These students explain it better than any policy wonk or bureaucrat so far.
New Mexico is in the midst of a high-stakes testing showdown and its not just playing out between politicians in the Roundhouse. You see, every time a student takes a new high-stakes test, an out-of-state company makes a profit. And they are making a lot of profit on New Mexico kids. To catch up on the debate raging (and about to get bigger) around NM testing, here’s what you need to know:
When Susana Martinez took office in 2011, she appointed Jeb Bush’s education chief, Hanna Skandera, to lead New Mexico’s public education department, even though she had never taught a day in a classroom. What Skandera does know about education comes from her time on the board of several organizations which push standardized testing.
With all of the confusion over high-stakes testing set to begin the first week of March in New Mexico, it is refreshing to see at least one school district giving parents the facts and the choice to opt them out of testing that turns kids into profit centers. From Ruidoso Municipal Schools Superintendent, Dr. George Bickert:
“parents have always had and will continue to have the parental option to have their child(ren) “opt out” of testing. If you chose to have your child “opt out,” you will not be discouraged in any way by this district, as is your parental right.” Click on the pages to read the full letter sent home to parents. If only every New Mexico school district were so forthcoming.
Senate Rules Committee votes against Skandera confirmation; Follow-up vote stalls confirmation in committee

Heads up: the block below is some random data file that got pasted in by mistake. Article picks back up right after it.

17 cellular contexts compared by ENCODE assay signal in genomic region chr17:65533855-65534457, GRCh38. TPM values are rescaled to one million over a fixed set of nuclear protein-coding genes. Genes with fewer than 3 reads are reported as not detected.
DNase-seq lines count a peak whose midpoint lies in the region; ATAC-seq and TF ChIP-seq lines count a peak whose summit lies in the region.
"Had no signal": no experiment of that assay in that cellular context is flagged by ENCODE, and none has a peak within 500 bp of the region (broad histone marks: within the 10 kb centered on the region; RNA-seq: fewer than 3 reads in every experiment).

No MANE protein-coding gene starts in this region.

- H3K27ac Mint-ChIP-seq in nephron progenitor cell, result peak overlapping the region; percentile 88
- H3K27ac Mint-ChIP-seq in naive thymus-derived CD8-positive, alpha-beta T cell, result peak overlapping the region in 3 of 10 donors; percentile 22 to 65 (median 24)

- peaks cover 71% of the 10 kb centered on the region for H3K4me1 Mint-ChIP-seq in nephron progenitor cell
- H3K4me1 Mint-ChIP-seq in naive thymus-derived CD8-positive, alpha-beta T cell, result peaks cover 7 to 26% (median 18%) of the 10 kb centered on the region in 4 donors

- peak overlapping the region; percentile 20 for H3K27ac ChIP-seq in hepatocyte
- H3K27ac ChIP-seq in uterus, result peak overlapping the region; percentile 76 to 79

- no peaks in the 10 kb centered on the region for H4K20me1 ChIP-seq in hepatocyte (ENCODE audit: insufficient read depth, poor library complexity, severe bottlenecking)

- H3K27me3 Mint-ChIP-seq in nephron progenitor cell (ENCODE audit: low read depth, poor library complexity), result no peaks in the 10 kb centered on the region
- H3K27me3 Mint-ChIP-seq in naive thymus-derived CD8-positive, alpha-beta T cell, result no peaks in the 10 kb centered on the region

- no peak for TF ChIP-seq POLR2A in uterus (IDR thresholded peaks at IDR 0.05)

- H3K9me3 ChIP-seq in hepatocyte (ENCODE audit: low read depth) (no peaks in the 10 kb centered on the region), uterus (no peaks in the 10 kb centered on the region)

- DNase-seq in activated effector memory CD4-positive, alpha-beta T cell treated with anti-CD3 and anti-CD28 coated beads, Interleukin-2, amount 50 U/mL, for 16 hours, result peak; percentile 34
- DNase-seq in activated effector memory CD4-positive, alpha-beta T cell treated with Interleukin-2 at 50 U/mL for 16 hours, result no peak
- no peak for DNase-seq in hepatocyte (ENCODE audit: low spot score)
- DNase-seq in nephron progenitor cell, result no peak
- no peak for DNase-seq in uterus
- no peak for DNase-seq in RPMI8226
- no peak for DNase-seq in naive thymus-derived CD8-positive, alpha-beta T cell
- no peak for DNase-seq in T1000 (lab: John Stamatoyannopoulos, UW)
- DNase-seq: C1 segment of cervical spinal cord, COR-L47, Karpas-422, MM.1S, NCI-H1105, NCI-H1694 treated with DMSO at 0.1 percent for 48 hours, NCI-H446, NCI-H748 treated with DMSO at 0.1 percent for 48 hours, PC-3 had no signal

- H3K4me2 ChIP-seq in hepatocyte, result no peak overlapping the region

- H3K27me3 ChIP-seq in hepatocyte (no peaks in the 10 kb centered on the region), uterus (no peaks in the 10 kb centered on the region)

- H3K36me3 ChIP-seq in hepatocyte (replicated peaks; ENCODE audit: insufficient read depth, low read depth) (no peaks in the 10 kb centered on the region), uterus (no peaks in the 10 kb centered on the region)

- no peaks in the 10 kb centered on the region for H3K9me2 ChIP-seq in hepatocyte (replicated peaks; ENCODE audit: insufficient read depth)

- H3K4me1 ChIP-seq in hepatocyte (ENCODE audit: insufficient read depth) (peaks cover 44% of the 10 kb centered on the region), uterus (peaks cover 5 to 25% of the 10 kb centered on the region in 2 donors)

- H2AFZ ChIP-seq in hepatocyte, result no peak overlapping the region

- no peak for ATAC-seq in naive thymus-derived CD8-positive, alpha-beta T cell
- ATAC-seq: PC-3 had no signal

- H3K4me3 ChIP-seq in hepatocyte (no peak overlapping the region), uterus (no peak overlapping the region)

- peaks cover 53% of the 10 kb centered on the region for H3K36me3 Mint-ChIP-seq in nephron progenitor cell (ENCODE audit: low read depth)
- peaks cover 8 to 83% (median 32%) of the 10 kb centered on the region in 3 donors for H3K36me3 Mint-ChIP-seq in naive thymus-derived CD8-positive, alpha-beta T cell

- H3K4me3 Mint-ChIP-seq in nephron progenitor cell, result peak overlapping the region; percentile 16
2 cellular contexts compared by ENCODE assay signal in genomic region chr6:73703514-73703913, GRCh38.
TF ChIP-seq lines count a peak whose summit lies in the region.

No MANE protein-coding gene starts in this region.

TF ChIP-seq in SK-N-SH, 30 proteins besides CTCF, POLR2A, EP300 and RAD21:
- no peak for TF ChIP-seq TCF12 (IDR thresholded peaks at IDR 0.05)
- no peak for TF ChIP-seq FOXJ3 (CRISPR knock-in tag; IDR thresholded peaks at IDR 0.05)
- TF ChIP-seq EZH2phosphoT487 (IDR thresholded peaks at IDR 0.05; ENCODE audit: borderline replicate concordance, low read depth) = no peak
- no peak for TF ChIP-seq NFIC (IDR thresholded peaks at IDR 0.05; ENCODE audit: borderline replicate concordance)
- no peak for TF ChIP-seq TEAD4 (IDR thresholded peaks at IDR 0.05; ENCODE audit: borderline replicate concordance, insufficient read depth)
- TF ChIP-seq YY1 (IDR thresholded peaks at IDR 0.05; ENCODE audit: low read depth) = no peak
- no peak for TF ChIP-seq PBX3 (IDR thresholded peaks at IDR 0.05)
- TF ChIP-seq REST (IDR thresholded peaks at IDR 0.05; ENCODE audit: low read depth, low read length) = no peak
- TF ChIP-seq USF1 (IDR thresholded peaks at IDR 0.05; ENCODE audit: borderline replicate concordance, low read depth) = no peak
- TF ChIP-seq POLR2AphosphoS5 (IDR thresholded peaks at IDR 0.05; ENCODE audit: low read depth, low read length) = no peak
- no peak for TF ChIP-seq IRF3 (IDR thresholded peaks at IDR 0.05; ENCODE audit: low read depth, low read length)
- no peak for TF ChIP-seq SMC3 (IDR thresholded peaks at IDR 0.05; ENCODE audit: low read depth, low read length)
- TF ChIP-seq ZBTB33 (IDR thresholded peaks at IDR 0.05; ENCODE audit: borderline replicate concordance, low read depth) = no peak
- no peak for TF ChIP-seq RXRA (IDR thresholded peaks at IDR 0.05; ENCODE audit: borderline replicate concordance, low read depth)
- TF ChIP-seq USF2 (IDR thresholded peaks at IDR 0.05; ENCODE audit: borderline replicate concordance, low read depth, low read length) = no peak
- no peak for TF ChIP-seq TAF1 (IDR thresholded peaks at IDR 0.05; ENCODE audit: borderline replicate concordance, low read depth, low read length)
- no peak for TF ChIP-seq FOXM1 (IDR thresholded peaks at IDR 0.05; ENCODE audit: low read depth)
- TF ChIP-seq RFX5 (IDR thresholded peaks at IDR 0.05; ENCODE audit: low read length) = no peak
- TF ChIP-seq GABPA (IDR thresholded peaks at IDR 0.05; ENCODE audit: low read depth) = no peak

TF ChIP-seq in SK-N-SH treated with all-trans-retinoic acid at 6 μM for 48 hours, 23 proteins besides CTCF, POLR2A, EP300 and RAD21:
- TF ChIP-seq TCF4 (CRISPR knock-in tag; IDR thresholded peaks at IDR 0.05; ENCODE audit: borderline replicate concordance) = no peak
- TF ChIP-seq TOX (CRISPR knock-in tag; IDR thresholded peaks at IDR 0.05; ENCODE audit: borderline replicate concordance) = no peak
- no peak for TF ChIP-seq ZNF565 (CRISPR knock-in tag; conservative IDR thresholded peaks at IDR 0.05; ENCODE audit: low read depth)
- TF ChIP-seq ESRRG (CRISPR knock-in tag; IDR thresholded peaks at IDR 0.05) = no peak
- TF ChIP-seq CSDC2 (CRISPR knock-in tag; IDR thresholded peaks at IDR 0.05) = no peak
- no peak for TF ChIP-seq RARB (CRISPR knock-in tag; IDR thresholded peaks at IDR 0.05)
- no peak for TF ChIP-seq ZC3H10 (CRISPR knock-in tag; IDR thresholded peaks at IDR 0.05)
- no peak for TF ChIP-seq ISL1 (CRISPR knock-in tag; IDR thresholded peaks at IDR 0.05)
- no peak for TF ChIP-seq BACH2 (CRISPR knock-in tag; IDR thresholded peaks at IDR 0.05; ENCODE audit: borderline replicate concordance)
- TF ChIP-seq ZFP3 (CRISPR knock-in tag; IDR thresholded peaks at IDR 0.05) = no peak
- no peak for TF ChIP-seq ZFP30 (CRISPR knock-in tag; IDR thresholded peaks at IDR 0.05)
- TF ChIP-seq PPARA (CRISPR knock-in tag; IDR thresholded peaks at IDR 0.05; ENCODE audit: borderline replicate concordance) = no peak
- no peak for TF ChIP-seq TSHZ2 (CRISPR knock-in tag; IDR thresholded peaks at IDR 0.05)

The Senate Rules Committee voted along party lines against the confirmation of Governor Martinez’s embattled Public Education Secretary-designate, Hanna Skandera. A follow-up vote to move her confirmation forward to the full Senate without committee recommendation failed in a tied vote with Democrat Clemente Sanchez voting with Republicans. The confirmation is now stalled in committee, allowing Skandera to continue serving in an unconfirmed status. The full Senate could hold a vote only if a majority of members vote to remove the matter from the Rules committee.
Thousands of educators rallied in Santa Fe on the last weekend of the Legislative session to oppose Governor Martinez’s pro-testing education agenda. Check out a few of the news reports below. KOAT-ABQ (ABC)2/15/2014 6:03:19 AM
Action 7 News Live This Morning Saturday
Local Viewership: 70,102
Local Publicity Value: $1,048.13
the new chief, and hopes to continue the positive relationship it shared with chiefs schultz and banks. happening today … the national education association of new mexico will hold a rally at the roundhouse.
No Apple for Skandera: Teachers tell her why she’s wrong, wrong, wrong
By Peter Moulson, Special Correspondent
When the conservative Albuquerque Journal reports that “a nonpartisan group of scientists and mathematicians says New Mexico’s new A-F school grading system is too complex for most people to understand, including principals and superintendents”, one has to pause. According to the syndicated article “The group, called the Coalition for Excellence in Science and Math Education, is a nonprofit with several hundred members. It has been active in New Mexico since 1997, and its mission is to “improve science education and science literacy for all citizens,” according to its website.
Adding oranges and cows to derive pickup trucks
“The coalition’s report also questioned whether it is mathematically appropriate to add different measures together. Specifically, the A-F grades use simple measures of how many students are scoring at the “proficient” level, which are added to measures of how much students are improving.